In the Iliad, book 1, do you agree that the action is controlled by the gods?

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The question might better ask one to explain whether Homer presents a believable case for his proposition that the actions in Book I of The Iliad are controlled by the gods. The agreement or disagreement of a 21st century reader would be immaterial as it would not be text-based opinion but rather personal-belief based opinion: the pagans among us would probably agree, the others would probably disagree. So the question that can be answered from the text is whether Homer is convincing in trying to win agreement with the proposition that the gods were in control of events in Book 1.

One of Homer's first statements is that Apollo ("son of Jove and Leto") was angry with Agamemnon ("the king") for the reason that he ("the son of Atreus") had "dishonoured Chryses" Apollo's priest. Homer's next step is to show Chryses appeal for his abducted daughter to be returned to him. First of all, Chryses does not storm in and demand her release in a rage. On the contrary he presents himself respectfully and in an honorable official capacity with the symbol of his full power as Apollo's priest displayed by the scepter of Apollo that he carries. In this capacity, with this visual reminder of his connection to Apollo, Chryses summons the laws of the land and offers a rich ransom in exchange for the return of his daughter. Second, Chryses does not curse Agamemnon and the Danaans, rather he blesses them by saying: "may the gods who dwell in Olympus grant you to sack the city of Priam, and to reach your homes in safety."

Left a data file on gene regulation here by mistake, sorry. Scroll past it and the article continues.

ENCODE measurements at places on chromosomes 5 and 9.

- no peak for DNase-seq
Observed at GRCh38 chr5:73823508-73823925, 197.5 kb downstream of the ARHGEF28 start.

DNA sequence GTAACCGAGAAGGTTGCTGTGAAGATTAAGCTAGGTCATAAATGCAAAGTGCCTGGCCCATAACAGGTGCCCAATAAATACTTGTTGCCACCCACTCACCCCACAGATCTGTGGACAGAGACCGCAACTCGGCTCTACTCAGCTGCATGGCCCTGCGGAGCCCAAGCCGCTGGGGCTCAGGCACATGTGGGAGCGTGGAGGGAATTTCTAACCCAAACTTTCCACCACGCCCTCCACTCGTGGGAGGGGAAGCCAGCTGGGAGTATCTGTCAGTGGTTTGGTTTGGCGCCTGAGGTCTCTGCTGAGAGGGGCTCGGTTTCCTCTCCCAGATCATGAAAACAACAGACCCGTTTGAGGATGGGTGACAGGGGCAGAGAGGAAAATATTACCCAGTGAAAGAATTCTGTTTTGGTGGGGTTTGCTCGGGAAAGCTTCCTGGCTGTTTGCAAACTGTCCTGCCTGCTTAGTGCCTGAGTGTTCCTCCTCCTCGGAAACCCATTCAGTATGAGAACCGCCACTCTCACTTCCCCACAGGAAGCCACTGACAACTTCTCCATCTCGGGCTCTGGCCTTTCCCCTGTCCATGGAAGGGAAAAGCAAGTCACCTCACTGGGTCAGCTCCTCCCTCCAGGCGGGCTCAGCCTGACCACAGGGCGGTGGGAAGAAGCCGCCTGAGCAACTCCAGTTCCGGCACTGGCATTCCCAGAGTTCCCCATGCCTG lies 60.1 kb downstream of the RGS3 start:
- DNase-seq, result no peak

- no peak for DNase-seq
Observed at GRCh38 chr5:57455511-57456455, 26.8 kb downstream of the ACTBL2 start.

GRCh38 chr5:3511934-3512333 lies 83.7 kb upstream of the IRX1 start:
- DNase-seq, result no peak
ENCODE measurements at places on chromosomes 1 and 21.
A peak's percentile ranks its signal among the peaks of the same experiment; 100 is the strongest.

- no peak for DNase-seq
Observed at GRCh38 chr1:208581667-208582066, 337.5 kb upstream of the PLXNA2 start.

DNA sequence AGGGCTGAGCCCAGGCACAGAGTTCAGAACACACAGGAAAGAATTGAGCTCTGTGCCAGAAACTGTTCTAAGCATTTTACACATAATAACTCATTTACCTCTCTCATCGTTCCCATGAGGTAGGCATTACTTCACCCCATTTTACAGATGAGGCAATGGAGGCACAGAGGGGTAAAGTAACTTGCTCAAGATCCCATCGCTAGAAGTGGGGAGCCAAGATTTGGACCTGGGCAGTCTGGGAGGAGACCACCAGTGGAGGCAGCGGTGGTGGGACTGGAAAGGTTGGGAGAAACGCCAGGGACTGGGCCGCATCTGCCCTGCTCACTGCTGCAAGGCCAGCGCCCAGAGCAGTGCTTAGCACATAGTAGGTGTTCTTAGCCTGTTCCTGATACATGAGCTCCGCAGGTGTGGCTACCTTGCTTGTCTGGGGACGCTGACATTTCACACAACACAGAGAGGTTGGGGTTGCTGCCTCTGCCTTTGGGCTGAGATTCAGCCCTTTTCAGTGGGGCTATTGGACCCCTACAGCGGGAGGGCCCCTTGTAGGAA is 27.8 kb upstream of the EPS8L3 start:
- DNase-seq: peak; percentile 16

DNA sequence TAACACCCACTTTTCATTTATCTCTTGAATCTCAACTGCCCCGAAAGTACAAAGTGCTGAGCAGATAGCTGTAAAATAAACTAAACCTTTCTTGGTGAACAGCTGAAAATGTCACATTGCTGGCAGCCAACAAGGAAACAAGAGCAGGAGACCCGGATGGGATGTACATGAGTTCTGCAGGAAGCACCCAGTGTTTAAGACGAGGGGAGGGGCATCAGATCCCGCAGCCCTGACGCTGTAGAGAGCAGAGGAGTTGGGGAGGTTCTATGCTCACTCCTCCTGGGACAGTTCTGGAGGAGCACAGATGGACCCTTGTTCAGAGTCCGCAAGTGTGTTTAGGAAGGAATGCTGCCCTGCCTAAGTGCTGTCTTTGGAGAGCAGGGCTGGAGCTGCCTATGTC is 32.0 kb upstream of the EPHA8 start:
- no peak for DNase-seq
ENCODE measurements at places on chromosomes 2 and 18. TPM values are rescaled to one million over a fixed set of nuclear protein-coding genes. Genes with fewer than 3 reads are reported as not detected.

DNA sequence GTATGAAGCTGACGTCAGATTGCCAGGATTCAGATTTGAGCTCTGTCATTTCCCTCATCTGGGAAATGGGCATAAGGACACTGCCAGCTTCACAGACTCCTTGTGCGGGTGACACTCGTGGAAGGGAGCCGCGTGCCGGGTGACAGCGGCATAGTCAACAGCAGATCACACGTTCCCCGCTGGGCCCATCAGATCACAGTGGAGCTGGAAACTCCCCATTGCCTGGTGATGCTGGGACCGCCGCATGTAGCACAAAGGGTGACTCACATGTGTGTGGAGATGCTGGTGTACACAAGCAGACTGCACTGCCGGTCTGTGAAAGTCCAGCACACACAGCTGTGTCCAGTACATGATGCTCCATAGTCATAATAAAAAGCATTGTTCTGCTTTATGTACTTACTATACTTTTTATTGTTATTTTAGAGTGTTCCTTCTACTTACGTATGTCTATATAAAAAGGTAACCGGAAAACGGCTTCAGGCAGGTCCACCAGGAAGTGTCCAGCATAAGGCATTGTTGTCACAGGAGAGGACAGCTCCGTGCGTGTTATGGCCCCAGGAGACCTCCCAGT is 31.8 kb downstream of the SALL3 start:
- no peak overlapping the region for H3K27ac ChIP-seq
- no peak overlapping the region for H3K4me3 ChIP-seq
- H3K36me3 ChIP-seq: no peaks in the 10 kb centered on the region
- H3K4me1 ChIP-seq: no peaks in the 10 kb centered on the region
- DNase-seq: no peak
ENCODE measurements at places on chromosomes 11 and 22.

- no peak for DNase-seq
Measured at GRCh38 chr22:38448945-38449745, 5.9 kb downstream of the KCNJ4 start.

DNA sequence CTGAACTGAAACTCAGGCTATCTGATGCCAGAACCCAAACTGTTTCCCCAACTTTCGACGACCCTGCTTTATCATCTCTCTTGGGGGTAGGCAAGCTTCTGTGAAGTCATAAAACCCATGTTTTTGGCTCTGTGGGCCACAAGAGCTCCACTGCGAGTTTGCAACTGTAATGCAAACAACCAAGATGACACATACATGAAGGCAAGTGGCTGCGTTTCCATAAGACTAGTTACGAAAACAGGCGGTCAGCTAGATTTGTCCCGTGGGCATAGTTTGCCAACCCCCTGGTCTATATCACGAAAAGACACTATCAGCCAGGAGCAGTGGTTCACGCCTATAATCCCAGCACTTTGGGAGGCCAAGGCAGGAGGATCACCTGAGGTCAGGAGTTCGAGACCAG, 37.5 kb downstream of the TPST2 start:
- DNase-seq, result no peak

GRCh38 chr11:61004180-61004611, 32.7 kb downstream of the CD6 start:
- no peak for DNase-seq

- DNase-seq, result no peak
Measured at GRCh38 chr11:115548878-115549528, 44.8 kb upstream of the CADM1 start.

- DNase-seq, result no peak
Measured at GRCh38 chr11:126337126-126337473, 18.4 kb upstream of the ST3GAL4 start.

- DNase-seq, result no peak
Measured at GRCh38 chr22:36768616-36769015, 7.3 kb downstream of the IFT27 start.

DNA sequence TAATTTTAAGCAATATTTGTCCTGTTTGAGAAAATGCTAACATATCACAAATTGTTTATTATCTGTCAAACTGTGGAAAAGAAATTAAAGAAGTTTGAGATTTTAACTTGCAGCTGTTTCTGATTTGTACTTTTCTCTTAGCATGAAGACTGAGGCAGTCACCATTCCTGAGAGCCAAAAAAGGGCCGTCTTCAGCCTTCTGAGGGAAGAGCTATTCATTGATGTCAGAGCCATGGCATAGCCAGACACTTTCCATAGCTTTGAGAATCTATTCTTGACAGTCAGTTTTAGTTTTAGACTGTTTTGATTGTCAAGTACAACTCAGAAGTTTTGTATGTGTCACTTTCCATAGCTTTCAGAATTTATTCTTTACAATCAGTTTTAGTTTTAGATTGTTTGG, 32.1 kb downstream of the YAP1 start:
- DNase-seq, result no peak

Next Homer presents the prayers Chryses makes in private in the temple of Apollo after being denied what he could rightfully claim, a claim confirmed by the reception all the Danaans except Agamemnon gave his offer of ransom. Homer tells that Chryses asks that Apollo avenge the Danaans for his tears shed for his daughter. After that Apollo sets off into action and, by Homer's account, does indeed avenge the tears of Chryses, which injustice and hard-hearted rejection of custom and law caused him to shed.

Based on the cause-effect relationships that Homer sets up and based on the depth of character portrayal that Homer establishes--giving such clear pictures of the principle characters based on their words, tones of delivery, attitudes, and actions--it seems quite reasonable to conclude that Homer does provide enough sound evidence in the text to substantiate his proposition that the gods, specifically Apollo in the beginning of Book 1, were in control of the events that followed Chryses failed negotiations and subsequent prayers.

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